Conditions that may emerge during the first few years in school include Myopia (Nearsightedness), Hyperopia (Farsightedness), and Astigmatism (distorted vision at all distances). Increased exposure to blue-light emissions from electronics has also led to an increase in eye conditions in children.

*For information including symptoms and common signs of eye conditions and diseases that we monitor, please go to our Education Centre.

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Emergency Eye Exams

We understand that ocular emergencies can happen at any time. We offer immediate and urgent eye care for patients in emergency situations. If you have injured your eye, do not hesitate in seeking medical attention immediately. Optometrists are equipped to treat the majority of eye emergencies and in most cases, can see a patient more quickly than an emergency room visit.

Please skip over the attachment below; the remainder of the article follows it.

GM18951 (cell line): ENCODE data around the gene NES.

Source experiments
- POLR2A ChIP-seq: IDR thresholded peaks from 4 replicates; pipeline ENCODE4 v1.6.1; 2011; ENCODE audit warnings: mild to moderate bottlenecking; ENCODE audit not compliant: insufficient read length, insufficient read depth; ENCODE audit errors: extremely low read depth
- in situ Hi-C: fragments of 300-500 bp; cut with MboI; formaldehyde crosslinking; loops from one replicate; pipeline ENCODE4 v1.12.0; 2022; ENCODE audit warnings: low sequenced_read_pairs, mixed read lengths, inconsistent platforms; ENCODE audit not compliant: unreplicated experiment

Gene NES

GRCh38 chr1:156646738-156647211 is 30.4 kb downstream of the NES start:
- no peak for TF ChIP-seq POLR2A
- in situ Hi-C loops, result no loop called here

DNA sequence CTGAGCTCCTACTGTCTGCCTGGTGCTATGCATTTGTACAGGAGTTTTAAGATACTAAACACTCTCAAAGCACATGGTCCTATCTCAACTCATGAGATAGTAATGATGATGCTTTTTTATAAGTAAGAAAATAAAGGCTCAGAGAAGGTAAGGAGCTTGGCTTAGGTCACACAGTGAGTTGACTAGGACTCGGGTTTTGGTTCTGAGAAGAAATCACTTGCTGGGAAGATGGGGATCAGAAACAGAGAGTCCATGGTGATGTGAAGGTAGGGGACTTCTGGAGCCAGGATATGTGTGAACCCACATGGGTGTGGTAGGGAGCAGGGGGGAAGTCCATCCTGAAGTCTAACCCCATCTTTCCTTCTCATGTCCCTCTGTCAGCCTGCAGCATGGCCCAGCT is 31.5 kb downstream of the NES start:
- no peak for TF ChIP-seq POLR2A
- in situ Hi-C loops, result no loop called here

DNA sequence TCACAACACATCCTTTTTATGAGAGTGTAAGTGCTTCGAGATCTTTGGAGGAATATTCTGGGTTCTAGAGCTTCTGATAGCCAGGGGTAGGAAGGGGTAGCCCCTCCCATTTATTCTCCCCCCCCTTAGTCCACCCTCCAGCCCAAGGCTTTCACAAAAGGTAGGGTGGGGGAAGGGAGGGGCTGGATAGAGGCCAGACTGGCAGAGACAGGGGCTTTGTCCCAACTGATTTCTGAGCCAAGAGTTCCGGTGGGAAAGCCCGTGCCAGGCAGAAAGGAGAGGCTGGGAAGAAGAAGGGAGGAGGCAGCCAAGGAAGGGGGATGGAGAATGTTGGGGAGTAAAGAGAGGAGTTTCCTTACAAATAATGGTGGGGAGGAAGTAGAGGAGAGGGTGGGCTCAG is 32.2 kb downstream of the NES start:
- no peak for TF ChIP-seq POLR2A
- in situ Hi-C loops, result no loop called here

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An emergency exam should be completed if you are experiencing any of the following:

  • Foreign material stuck in the eye
  • Eye Trauma
  • Eye Infections
  • Scratched Eyes
  • Sudden loss of vision in one or both eyes
  • Flashes of light in peripheral or central vision
  • Sudden onset or increase of “Floaters”
  • Red or Painful Eyes
  • Uncomfortable, itchy or irritated eyes.
  • Lost or broken contact lenses or eyeglasses

Do NOT attempt the following before seeking professional assistance:

  • Do NOT rub or press on an injured eye(s)
  • Do NOT attempt to remove a foreign body that appears to be embedded in any part of the eye
  • Do NOT attempt to remove a foreign body that is resting on the cornea (the clear surface of the eye through which we see)